So you’re heading to a rental house to pick up and prep a camera package, but aren’t quite sure what you’re supposed to actually do for a prep? Well, in a phrase: check everything.
Before heading into production, a proper camera prep is crucially important to make sure your camera package and all of its accessories are in working condition. Without a camera prep, you risk these issues manifesting themselves on set – often at the worst of times.
When you’re doing a prep, it’s important to test, mount, and check anything and everything that will go on, under, or near the camera during a shoot. A camera prep done right is exhaustive, but the reward is a feeling of reassurance as you head into production confident that your camera package is complete and in good working condition.
That attitude of completeness is echoed by David Elkins in the video above when he says, “The one item you don’t check during prep will inevitably be the one that fails during production.”
And Elkins should know – he’s the author of The Camera Assistant’s Manual, a wonderfully detailed book about how to be a camera assistant. The video – just as detailed as his book – walks you through his camera prep method when checking out a basic camera package.
It’s a must-watch for all camera assistants.
Note: the password for the Vimeo version of the video is camprepvid
When Prepping a Digital Camera…
Though Elkins briefly mentions digital cameras in the intro, the bulk of the video focuses on prepping a film camera, so I want to add a few digital-specific tasks you should do during your camera prep:
Settings and Menu Preferences
The first thing you should do is go into the menus and set the camera’s settings. This includes:
- Recording resolution
- Bitrate / Compression
- Framerate (e.g. 25 or 24 or 23.98)
- Aspect ratio
- Color space
- Frame guides
- And many more options…
What I like to do is go through every single option on every single menu page and confirm it’s what I want it to be. It sounds tedious, but it’s better to do that then find out halfway through Day 1 that you had been recording with some odd function configured that’s affecting the image.
Finally, take time to configure any presets, menu favorites, or user buttons. Almost all the major digital cameras have these features. For example, the ARRI Alexa has custom lists, the Canon C-series have “My Menu,” and RED has a plethora of assignable user buttons. Customizing these in the right way can make accessing crucial menu items much quicker and make your life much easier on set. If the DP or camera op is at the prep, ask them what buttons they would like quick access to as well.
Memory Cards / Recording Media
After you’ve configured the camera’s settings, insert each memory card or record media you’ll be using into the camera or external recording device. Make sure the media formats and the camera starts and stops recording without any issues or dropped frames by recording a 10 – 15 second clip.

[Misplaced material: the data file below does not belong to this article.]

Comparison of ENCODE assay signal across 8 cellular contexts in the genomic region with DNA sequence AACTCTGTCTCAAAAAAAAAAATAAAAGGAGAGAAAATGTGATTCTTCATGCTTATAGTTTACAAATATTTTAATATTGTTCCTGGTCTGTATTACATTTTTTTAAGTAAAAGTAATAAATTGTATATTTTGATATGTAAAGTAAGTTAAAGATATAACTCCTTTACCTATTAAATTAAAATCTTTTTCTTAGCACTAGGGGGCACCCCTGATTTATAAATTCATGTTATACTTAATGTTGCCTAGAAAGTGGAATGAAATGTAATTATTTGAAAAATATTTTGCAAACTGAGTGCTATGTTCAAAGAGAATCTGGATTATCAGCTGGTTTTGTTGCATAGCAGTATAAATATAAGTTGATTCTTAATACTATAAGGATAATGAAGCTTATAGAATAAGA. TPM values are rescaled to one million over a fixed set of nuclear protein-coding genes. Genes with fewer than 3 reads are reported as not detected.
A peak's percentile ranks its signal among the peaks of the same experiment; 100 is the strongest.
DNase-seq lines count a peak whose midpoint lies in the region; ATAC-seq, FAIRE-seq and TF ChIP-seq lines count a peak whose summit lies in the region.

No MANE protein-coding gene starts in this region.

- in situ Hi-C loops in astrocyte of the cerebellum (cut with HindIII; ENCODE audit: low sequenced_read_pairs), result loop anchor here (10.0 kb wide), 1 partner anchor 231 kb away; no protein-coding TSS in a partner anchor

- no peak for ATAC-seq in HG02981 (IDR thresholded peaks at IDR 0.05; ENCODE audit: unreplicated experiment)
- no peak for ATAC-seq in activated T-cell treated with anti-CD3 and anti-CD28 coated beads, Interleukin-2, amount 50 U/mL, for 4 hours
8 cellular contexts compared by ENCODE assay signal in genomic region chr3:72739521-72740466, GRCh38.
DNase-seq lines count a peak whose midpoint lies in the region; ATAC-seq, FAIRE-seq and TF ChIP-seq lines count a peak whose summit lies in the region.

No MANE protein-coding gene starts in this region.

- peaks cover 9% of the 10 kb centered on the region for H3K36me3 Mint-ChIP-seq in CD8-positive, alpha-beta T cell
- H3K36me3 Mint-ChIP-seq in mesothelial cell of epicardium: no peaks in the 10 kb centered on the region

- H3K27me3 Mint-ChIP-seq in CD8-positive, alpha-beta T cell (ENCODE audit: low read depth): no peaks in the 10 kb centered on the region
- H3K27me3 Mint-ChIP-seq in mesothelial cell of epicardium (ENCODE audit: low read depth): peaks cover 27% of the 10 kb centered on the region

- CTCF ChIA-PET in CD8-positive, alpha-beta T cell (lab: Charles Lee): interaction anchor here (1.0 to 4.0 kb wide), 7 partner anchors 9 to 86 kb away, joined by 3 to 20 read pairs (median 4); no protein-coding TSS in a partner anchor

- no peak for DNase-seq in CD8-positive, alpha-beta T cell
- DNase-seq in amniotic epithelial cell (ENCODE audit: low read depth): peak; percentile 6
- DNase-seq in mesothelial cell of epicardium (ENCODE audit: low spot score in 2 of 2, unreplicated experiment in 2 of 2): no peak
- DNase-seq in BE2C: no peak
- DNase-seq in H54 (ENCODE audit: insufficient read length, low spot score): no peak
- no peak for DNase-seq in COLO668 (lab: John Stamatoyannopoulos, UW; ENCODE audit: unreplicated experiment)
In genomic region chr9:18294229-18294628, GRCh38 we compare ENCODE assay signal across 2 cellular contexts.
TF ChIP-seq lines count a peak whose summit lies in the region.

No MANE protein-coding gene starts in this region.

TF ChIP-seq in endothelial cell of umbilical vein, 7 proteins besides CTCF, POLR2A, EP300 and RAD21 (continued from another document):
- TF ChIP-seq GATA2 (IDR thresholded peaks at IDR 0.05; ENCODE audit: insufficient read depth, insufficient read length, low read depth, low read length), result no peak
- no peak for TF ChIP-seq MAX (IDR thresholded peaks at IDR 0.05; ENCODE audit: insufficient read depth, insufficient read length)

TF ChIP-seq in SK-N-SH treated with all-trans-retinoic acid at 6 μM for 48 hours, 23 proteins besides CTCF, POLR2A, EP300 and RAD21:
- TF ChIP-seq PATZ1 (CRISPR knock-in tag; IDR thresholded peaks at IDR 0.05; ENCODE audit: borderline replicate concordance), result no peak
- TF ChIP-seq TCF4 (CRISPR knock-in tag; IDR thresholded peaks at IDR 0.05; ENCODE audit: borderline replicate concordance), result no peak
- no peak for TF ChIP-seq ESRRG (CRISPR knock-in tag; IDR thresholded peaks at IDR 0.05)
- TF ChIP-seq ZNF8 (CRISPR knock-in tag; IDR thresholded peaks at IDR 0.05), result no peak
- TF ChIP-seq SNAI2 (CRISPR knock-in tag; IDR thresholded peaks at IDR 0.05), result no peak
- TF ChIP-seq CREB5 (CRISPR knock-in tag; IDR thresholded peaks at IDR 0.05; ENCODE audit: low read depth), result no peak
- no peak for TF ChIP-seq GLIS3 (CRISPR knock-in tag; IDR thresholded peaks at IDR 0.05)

(It’s also a good idea to record test clips at any variable framerates, resolutions, or unique settings you expect to use during the shoot. Sometimes software bugs are specifically related to certain functions of a camera, so you want to make sure they don’t appear in these special use cases.)
Once you have a test clip, download the footage and make sure the files aren’t corrupted.
If you’re going to be doing the data wrangling yourself, make sure you have the correct software and codecs installed to playback footage from the camera. If not, use your Google-fu and download it. You don’t want to be on set without access to Internet and find out you need some plug-in to be able to show the cinematographer a shot from the last roll so they can match it for the next setup.
Other Things Worth Doing
Here is a quick list of other small things you might want to do during a prep when shooting digital (if something’s missing, please add it in the comments):
- Calibrate black balance/shading. Consult the manual about this process.
- Configure monitor output. Set framelines and whether meta-data is shown.
- Check cooling fan speed/noise. Also make sure any vents aren’t blocked by accessories.
- Check software version of camera. If you need to troubleshoot, it’s good to know.
More Camera Assisting Advice from David Elkins
As mentioned, Elkins is the author of The Camera Assistant’s Manual. The recently released 6th edition goes into much more detail on digital cinematography and is a great update to an excellent book. I highly recommend it to anyone looking to establish themselves professionally as a camera assistant.
Elkins also has a companion website for the book with some awesome resources such as camera dept. forms, camera threading diagrams, and a big list of cinematography resources.
Thanks to David Elkins for letting me share the video with you and make sure to visit his site!